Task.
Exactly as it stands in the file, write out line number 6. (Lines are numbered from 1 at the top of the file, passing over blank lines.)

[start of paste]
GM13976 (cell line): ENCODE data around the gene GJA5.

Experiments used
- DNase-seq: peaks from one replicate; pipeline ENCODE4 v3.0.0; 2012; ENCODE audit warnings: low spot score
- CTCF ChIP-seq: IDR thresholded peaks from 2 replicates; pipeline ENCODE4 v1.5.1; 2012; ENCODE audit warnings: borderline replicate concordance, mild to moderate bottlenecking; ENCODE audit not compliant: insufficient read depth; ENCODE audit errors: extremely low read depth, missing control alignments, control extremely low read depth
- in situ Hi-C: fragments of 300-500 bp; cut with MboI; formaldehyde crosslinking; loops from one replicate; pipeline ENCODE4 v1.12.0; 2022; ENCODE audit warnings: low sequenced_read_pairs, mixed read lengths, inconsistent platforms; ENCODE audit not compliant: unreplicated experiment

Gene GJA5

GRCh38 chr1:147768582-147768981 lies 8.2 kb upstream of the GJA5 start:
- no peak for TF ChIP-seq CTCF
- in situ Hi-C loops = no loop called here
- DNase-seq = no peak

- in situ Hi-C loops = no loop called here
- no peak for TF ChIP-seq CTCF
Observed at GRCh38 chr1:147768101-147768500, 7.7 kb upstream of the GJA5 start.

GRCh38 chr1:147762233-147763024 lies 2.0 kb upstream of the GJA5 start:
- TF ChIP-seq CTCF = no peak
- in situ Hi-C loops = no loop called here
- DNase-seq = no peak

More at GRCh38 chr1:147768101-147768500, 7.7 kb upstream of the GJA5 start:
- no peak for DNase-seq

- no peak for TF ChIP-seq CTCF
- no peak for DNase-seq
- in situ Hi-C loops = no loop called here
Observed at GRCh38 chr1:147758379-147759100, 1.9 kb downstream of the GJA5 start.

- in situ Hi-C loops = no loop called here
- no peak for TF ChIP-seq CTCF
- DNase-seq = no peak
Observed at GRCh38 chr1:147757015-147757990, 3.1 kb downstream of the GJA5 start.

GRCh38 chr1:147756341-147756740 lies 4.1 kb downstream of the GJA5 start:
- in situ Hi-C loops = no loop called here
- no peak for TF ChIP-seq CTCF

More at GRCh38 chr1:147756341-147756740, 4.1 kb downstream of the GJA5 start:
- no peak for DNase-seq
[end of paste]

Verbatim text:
Gene GJA5